SM: We are at the final stages of concluding financial closure and moving towards construction of the pilot sites in Harare.
JG: What role can renewable energy play in driving Zimbabwe’s economic and environmental goals? How can Zimbabwean young men and women participate in this transition?
SM: Renewable energy has the opportunity to attract foreign investment, or if locally funded, substitute the importation of power.
The economy cannot grow without reliable sustainable power. There is an opportunity for young men and women to participate right across the value chain of a project from financial and legal advisory, procurement, engineering and construction. I am a big believer in ecosystems where we work in teams to bring a project together, everyone has a seat at the table and each plays their position effectively, delivering results. With regards to environmental goals, we anticipate that upon completion the Old Mutual Zimbabwe project will achieve a net power generation of 32 gigawatts per year and avoid upto 30 000 tonnes of carbon dioxide emissions each year.
JG: While in Russia, you participated in a panel discussion that featured a Russian billionaire and other Russian government ministers. How important was this event to telling the Zimbabwean story on renewables, and whether the Russia visit presented opportunities for investment/partnerships in renewable energy for youth-led businesses?
SM: I took the opportunity to showcase Zimbabwe as an investment destination and place where the policy, corporate and financing framework enables young entrepreneurs to innovate, start businesses and succeed.
We wanted to show what is being done in the renewables space in Zimbabwe from the point of view of a young entrepreneur; the support we have received in developing our project from Old Mutual Zimbabwe, the Government, banks and others. I also stressed how important it is for young entrepreneurs to align their projects to the vision and goals of their clients, government/policy framework and their investors and lenders in order to create an ecosystem where every party can extract value. So we didn’t seek investment opportunities and partnerships per say, but to share our story with youths from across the world and tell them that entrepreneurship is possible in Zimbabwe and Africa and this is what is happening on the ground.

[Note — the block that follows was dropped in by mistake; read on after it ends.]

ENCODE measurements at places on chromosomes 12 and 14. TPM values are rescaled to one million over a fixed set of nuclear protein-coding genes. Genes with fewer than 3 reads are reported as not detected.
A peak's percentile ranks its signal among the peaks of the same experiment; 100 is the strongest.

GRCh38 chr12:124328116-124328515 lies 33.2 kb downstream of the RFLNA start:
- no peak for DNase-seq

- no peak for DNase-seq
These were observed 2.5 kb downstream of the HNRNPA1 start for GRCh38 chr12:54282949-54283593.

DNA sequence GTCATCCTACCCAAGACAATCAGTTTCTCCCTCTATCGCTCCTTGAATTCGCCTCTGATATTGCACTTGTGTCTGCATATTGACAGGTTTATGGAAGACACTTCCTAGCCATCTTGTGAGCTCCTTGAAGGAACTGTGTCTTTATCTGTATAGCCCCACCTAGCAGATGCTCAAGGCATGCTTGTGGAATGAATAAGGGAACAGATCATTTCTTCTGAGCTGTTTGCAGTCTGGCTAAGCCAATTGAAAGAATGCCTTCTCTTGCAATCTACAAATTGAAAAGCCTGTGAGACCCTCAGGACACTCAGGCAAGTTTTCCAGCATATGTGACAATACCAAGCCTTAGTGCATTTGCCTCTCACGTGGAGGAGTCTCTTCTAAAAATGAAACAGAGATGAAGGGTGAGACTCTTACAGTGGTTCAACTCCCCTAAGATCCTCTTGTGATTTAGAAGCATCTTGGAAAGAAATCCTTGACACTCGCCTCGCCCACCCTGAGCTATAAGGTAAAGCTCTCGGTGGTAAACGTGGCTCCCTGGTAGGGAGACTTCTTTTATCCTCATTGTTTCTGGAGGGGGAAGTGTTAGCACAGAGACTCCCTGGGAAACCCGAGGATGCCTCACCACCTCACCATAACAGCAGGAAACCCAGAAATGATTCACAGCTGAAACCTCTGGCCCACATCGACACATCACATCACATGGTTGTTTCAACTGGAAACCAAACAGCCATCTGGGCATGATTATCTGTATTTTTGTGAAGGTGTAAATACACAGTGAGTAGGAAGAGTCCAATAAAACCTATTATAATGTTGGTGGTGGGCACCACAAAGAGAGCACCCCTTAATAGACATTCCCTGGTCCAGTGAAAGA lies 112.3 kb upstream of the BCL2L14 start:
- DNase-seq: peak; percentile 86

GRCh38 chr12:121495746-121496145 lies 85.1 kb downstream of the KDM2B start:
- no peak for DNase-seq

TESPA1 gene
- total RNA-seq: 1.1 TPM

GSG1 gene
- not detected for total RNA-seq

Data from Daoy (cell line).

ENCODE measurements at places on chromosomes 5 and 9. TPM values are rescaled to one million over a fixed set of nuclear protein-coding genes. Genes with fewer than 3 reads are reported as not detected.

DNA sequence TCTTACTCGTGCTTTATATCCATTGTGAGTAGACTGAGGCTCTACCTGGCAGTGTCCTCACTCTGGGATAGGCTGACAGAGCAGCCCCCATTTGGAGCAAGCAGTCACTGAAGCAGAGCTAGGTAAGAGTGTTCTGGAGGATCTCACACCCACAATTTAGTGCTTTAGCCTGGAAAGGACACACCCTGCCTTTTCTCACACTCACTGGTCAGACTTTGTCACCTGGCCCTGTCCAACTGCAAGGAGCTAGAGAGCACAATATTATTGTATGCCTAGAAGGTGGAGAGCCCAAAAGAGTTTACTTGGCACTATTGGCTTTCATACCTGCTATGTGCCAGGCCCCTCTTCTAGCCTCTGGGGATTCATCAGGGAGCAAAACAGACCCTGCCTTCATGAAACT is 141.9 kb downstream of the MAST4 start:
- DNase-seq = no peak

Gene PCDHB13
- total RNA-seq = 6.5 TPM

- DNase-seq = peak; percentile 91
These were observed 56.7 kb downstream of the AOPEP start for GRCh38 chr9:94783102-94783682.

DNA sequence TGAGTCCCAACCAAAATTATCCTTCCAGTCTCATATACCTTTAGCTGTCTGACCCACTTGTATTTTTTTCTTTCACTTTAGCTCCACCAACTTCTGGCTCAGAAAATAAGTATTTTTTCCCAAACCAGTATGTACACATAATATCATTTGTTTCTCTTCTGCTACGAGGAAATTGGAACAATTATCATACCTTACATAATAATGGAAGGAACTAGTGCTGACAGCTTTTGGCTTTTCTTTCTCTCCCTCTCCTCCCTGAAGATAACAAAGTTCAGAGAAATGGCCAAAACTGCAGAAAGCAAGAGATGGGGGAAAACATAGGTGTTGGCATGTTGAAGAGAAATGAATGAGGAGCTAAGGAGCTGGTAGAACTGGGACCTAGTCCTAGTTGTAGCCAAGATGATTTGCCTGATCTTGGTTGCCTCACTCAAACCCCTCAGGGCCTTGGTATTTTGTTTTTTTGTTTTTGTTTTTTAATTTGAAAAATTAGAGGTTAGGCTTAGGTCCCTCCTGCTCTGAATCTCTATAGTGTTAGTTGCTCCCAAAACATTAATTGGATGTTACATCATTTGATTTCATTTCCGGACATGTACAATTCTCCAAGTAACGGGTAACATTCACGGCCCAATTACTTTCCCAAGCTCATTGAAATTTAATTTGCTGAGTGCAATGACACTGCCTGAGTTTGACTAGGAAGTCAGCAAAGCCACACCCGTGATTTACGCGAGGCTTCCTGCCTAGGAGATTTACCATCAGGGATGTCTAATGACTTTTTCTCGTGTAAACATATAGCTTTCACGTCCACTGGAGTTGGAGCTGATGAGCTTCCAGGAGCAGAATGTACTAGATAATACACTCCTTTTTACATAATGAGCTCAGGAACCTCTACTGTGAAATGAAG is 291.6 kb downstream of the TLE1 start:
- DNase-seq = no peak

JG: How can such meetings as the one in Russia be made to work for the young Zimbabwean company, partcularly those looking at mitigating the emission of climate damaging gases?
SM: It is an opportunity to learn about new ideas and innovations, how they have been successfully implemented elsewhere so that they can be adopted back home.
It is also a chance to show case what is happening back home and the local innovations invested to tackle environmental issues. Recently I learned about The Tsapo Bag project is an initiative by the Enactus Organisation from the Midlands State University, which manufactures insulation bags from recycled styrofoam waste or kaylite and old vinyl banners. The bag is used to store food and keep it warm by conserving heat. We all know the impact kaylite was having on our environment and this innovation has potential to be scaled up and exported to the region and beyond if given the opportunity to showcase at platforms like that presented in Sochi, Russia
JG: Thank you for your time, Mr Mhuriro.
SM: You are welcome. Thank you.
As government chases legislation to enforce the implementation of green building principles, analysts advise that embracing sustainable development is crucial for all sectors of South Africa.
Sustainable development specialists and property analysts have urged all South African businesses and developers to embrace the reality of “green building” as government actively pursues legislation to enforce more sustainable construction. Sustainable building academic at Nelson Mandela Metropolitan University (NMMU), Chris Allen advises that government is in the process of developing a green building framework aligned to the Green BuildingCouncil of South Africa’s green star rating system, in order to reap the benefits in government buildings throughout the country, namely more efficient operation leading to lower running costs.
On the back of these moves to strengthen South Africa’s already significant switch to more sustainable buildings in the wake of the energy crisis of 2008, government is providing both the carrot and stick to get the private sector to follow suit.